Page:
Cliff Zimmerman, a Fort Bragg resident, met Randy when they were both living in Sacramento in the 1970s. Cliff introduced Randy to Mendocino fishing and Randy caught the bug.

Cliff Zimmerman owns the Beach House Inn and is well known in Fort Bragg as a surveyor. He was diving with Randy Fry when Randy died.

These guys were not inexperienced divers. Cliff had a plan for what to do if somebody got bit. Here's what happened, as best I know it:

Randy Fry was in town for the Fish Fry in Noyo Harbor for the Recreational Fishing Alliance. We organized this event to raise money and join new members for RFA. We had a great time, and signed up a bunch of new members. We put faces to names. Many RFA-NorCal board members were there: Red Bartley, myself, Randy Fry, Bob Humphrey, Steve Campi, Dave Whittington; all my local fishing buddies were there and working the event. We had a blast and put a bean in the pot.

On Sunday I found Randy Fry, Cliff Zimmerman and Red Bartley at Carine's around noon. Red is the president of the California Striped Bass Association and a board member of RFA's NorCal Chapter. These guys were my people. We had lunch, and everybody wanted to fish but I felt obligated to clean up. My friend Alex Hamann was there and considered going diving with them but had to get back to Oakland. The last time I saw Randy, he was shaking Alex's hand and thanking him for helping out so much with the Fish Fry. "I really mean it," Randy said, and he left.

Randy and Red joined Cliff the DOLPHIN, Cliff's 28 foot Uniflite sportfishing boat, and they decided to troll for salmon up by Ten Mile Beach, in close. They continued to troll north and caught nothing but lingcod, which they released. Once they reached the Kibesillah area Cliff and Randy decided to pop some abalone. It was Randy's first abalone diving trip of the year, to the best of my recollection.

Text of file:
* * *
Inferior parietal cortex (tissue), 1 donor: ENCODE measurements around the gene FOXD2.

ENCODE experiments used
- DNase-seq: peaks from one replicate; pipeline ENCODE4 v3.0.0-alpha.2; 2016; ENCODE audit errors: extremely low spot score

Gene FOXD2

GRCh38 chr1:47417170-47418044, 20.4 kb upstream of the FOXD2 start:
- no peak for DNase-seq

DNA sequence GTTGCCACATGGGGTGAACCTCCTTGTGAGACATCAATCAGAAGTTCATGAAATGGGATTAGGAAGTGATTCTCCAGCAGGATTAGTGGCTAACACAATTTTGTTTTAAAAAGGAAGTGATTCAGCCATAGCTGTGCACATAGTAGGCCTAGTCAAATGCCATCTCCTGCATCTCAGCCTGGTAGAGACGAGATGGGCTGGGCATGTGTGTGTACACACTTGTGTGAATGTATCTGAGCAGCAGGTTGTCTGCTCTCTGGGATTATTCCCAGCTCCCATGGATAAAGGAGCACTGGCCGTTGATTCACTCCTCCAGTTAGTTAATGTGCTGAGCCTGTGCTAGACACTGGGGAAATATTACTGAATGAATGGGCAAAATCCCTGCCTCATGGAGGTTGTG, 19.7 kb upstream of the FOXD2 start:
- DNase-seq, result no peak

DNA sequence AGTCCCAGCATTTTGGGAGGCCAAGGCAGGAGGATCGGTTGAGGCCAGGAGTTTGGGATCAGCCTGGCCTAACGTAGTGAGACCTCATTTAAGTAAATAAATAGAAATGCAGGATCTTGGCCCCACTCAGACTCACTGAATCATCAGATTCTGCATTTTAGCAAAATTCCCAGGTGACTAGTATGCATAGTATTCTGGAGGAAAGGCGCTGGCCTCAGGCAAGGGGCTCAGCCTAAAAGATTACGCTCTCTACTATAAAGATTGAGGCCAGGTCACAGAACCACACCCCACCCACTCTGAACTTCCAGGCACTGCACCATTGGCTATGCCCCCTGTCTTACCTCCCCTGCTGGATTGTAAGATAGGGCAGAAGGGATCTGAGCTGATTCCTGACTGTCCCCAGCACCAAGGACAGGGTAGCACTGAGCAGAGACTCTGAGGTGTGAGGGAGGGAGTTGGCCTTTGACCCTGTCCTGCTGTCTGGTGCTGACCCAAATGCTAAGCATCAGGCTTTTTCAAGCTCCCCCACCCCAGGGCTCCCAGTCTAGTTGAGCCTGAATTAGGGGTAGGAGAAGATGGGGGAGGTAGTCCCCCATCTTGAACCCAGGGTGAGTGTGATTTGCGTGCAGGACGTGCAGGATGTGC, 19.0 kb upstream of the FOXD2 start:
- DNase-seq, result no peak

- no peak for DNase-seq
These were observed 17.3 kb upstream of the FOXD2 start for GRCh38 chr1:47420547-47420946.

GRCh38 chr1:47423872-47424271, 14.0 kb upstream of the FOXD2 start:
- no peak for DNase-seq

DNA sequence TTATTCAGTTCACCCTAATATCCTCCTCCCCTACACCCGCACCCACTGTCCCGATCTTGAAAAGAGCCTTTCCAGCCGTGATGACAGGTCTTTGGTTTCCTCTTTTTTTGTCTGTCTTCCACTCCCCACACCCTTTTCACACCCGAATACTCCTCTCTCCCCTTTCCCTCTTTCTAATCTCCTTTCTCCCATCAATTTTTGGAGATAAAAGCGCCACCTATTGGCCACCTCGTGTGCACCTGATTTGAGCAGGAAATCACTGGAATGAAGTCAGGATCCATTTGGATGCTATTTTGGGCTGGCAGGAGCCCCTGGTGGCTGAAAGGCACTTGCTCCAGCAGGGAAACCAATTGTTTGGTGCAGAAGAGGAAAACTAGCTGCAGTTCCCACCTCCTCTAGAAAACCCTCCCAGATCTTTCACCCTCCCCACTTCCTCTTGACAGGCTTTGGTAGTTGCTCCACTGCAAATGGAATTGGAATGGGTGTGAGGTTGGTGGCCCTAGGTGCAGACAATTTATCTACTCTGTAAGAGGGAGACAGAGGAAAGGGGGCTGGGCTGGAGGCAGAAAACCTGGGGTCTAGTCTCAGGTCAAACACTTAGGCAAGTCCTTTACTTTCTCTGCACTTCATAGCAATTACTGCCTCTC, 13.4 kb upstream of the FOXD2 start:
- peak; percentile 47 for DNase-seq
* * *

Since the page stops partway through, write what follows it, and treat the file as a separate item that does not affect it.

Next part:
They had been in the water ten or fifteen minutes and were about 150 feet from the boat. Red Bartley was in the boat angling for rockfish. Before they dove, the whole crew talked about the possibility of sharks. Red Bartley was concerned about sharks in the area and Randy and Cliff asked him to watch out for any sign. Seals suddenly beaching themselves; fins above water. Red agreed to be a lookout.

They were diving in fifteen feet of water or so. They had been in the water for about fifteen minutes. They chatted while hanging on to their diving tubes, and Randy told Cliff to adjust his mask to get the fogging out. Cliff turned away from Randy and was looking down to prepare for his next dive when a big shark passed by Cliff and hit Randy with a clean blow. Randy just had started a dive and was underwater. He was dead instantly and never came to the surface. Cliff estimated that the shark was as big as his pickup truck, and he got a pretty good look at it.